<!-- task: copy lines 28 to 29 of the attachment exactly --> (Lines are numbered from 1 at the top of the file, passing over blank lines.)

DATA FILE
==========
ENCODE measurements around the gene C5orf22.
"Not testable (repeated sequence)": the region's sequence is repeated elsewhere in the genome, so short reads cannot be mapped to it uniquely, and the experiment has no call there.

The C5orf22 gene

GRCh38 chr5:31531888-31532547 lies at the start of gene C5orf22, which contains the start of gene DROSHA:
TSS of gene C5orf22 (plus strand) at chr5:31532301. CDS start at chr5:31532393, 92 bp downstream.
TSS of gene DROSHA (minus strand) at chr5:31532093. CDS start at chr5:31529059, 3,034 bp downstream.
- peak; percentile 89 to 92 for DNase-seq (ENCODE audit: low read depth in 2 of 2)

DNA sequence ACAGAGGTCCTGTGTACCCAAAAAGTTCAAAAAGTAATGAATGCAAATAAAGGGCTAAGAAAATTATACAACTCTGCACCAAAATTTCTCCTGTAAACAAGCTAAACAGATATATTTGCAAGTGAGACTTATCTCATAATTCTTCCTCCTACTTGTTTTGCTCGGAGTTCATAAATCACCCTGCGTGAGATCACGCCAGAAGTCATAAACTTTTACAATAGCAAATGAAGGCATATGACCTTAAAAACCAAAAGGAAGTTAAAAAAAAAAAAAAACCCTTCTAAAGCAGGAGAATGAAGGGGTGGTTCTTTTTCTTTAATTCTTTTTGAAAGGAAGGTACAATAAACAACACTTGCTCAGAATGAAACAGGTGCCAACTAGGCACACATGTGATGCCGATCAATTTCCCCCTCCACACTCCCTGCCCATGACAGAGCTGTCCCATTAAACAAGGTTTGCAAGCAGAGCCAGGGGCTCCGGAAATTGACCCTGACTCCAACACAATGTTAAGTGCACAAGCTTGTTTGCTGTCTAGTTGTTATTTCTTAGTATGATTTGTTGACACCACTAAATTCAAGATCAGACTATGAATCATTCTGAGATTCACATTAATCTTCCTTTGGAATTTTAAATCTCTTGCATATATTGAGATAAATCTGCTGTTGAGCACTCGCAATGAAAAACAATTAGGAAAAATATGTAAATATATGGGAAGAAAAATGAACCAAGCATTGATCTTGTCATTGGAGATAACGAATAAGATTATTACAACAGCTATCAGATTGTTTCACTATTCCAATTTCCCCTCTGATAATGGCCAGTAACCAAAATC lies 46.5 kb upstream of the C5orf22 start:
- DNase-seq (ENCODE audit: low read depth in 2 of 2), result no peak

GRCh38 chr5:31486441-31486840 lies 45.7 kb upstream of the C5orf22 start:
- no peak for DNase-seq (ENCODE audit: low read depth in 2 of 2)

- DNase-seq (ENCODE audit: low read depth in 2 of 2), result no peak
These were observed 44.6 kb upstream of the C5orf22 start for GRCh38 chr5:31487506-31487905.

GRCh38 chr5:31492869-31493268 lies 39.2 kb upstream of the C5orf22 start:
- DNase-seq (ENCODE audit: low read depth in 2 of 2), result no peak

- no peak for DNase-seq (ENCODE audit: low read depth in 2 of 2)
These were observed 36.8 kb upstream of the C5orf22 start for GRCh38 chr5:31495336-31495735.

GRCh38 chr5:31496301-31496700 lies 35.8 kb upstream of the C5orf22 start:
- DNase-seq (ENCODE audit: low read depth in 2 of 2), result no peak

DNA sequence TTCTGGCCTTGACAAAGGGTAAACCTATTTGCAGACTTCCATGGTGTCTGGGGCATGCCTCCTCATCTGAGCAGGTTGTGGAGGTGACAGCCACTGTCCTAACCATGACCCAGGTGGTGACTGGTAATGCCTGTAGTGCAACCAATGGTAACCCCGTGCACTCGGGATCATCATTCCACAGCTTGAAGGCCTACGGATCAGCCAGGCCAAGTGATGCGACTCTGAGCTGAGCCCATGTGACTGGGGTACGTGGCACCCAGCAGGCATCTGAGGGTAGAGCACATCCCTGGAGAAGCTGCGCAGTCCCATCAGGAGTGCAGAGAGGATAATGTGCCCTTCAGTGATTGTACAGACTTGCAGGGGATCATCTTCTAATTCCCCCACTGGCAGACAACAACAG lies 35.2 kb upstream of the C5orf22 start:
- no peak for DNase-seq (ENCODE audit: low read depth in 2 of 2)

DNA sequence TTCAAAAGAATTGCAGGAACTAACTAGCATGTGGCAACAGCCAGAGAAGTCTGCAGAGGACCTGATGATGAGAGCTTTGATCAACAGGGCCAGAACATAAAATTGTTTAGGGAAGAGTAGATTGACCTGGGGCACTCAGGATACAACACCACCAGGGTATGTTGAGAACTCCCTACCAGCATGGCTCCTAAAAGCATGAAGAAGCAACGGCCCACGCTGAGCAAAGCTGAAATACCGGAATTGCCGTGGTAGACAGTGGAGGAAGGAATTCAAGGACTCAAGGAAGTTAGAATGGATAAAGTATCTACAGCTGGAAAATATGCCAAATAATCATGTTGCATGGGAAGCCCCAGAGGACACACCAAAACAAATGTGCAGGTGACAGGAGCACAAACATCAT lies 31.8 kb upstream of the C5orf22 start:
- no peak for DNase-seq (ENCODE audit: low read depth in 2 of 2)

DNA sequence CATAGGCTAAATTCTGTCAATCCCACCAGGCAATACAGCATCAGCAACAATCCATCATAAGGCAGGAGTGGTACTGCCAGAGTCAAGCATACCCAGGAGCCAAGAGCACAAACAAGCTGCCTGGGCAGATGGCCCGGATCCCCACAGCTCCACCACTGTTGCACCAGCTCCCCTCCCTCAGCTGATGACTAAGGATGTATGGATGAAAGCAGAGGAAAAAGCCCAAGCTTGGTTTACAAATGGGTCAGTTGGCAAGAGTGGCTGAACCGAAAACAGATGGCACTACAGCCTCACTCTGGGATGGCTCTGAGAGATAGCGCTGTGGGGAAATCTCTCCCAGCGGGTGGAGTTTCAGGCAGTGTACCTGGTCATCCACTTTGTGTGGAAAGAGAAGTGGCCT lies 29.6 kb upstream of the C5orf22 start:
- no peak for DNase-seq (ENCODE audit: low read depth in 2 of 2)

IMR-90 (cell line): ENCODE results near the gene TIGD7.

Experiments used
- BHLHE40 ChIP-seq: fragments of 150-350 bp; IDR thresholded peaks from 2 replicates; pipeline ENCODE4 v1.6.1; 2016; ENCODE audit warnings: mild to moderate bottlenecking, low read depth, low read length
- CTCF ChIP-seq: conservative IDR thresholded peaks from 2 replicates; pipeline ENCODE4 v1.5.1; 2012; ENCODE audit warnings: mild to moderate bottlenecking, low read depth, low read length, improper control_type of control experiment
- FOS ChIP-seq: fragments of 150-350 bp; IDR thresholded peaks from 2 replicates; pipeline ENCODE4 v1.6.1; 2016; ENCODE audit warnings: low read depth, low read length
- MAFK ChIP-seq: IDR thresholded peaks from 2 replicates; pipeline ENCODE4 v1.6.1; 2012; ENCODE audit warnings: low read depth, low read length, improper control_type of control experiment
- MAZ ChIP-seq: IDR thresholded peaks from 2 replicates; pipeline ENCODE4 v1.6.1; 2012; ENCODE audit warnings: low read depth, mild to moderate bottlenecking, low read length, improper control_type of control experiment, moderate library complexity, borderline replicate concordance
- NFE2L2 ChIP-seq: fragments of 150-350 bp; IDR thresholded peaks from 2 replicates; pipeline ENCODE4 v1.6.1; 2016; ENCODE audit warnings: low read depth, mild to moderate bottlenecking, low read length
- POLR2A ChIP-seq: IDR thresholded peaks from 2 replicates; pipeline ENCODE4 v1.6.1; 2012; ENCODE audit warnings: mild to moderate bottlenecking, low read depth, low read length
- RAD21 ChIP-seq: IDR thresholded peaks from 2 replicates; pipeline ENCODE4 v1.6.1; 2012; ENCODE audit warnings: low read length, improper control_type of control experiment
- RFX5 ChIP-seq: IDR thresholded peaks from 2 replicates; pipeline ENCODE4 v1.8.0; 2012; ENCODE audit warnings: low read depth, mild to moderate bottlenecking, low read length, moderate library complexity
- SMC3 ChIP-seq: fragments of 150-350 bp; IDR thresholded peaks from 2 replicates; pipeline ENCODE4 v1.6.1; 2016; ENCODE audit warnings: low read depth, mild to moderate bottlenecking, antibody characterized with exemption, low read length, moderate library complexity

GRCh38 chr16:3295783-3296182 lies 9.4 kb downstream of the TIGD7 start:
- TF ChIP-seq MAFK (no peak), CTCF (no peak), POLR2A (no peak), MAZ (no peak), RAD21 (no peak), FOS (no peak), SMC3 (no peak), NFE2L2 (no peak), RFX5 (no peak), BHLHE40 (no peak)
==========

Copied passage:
- BHLHE40 ChIP-seq: fragments of 150-350 bp; IDR thresholded peaks from 2 replicates; pipeline ENCODE4 v1.6.1; 2016; ENCODE audit warnings: mild to moderate bottlenecking, low read depth, low read length
- CTCF ChIP-seq: conservative IDR thresholded peaks from 2 replicates; pipeline ENCODE4 v1.5.1; 2012; ENCODE audit warnings: mild to moderate bottlenecking, low read depth, low read length, improper control_type of control experiment